• Goal setting and desired performance reinforcement: organizations find it efficient to match individual workers’ goals and performance with organizational goals. PAs provide room for discussion in collaborating on these individual and organizational goals. Collaboration can also be advantageous, resulting in employee acceptance and satisfaction with appraisal results.
    • Performance improvement: well-constructed PAs can be valuable tools for communication with employees pertaining to how their job performance stands with organizational expectations. "At the organizational level, numerous studies have reported positive relationships between human resource management (HRM) practices" and performance improvement at both the individual and organizational levels.
    • Determining training needs: “Employee training and development are crucial in helping an organization achieve strategic initiatives.” It has been argued that for PAs to truly be effective, post-appraisal opportunities for training and development in problem areas, as determined by the appraisal, must be offered. PAs can especially be instrumental in identifying the training needs of new employees. Finally, PAs can help in the establishment and supervision of employees’ career goals.
  • Potential Complications: Despite all the potential advantages of formal performance appraisals (PAs), there are also potential drawbacks. It has been noted that determining the relationship between individual job performance and organizational performance can be a difficult task. Generally, there are two overarching problems from which several complications spawn. One of the problems with formal PAs is there can be detrimental effects on the organization(s) involved if the appraisals are not used appropriately. The second problem with formal PAs is they can be ineffective if the PA system does not correspond with the organizational culture and system. Complications stemming from these are:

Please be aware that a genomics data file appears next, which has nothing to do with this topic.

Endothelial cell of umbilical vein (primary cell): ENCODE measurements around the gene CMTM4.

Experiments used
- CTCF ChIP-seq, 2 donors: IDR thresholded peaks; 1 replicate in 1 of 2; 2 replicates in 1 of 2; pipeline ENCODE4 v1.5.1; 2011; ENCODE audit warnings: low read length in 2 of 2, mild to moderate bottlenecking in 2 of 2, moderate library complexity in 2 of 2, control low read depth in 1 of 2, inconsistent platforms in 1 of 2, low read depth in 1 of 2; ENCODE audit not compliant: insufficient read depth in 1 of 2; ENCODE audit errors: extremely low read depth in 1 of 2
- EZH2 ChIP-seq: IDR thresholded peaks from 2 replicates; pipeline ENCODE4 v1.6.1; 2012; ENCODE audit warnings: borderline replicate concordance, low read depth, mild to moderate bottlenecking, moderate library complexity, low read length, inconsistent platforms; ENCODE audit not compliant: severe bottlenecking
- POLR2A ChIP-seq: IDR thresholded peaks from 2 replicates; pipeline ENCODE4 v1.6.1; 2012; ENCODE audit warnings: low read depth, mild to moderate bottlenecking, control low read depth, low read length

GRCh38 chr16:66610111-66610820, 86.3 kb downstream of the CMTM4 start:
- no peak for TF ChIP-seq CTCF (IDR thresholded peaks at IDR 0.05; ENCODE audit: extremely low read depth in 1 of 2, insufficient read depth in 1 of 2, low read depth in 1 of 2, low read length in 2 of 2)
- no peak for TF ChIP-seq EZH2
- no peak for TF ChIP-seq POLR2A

• Detrimental to quality improvement: it has been proposed that using PA systems in organizations adversely affects organizations’ pursuits of quality performance. Some scholars and practitioners believe using PAs is more than unnecessary if there is total quality management.
    • Subjective evaluations: Traditional performance appraisals are often based upon a manager's or supervisor's perceptions of an employee's performance, and employees are evaluated subjectively rather than objectively. Therefore the review may be influenced by many non-performance factors such as employee 'likeability,' personal prejudices, ease of management, and/or previous mistakes or successes. Reviews should instead be based on data-supported, measurable behaviors and results within the performer's control.
    • Negative perceptions: "Often, individuals have negative perceptions of PAs." Receiving and/or anticipating a PA can be uncomfortable and distressful and potentially cause "tension between supervisors and subordinates." If the appraised person does not trust their employer or appraiser or believes they will benefit from the process it may become a "tick box" exercise.
    • Errors: Performance appraisals should provide accurate and relevant ratings of an employee’s performance compared to pre-established criteria/goals (i.e., organizational expectations). Nevertheless, supervisors will sometimes rate employees more favorably than their true performance to please the employees and avoid conflict. "Inflated ratings are a common malady associated with formal" PA.
    • Legal issues: when PAs are not carried out appropriately, legal issues could place the organization at risk. PAs are used in organizational disciplinary programs and for promotional decisions within the organization. The improper application and utilization of PAs can affect employees negatively and lead to legal action against the organization.
    • Performance goals: performance goals and PA systems are often used in associations. Negative outcomes concerning the organizations can result when goals are overly challenging or overemphasized to the extent of affecting ethics, legal requirements, or quality. Moreover, challenging performance goals can impede an employee’s ability to acquire knowledge and skills. Especially in the early stages of training, it would be more beneficial to instruct employees on outcomes than performance goals.
    • Derail merit pay or performance-based pay: some researchers contend that the deficit in merit pay and performance-based pay is linked to the fundamental issues stemming from PA systems.

Legal Issues with Performance Appraisals[10]

Given that the results of a performance appraisal are often used to support a promotion, termination, salary increase, or job change, they are looked at very closely in employment discrimination suits. Besides providing a written summary of the appraisal to the employee, a small business owner would be well-advised to ensure the following with regard to the system at large:

  • Job expectations, as well as the appraisal system and its impact on employee's work status, are adequately communicated to all employees
  • Performance measures are related to the job being performed
  • Managers or co-workers providing input into the appraisal must be sufficiently trained as to be able to provide objective input
  • Employees are given timely feedback on performance and a reasonable amount of time and support in improving their performance

See Also


Further Reading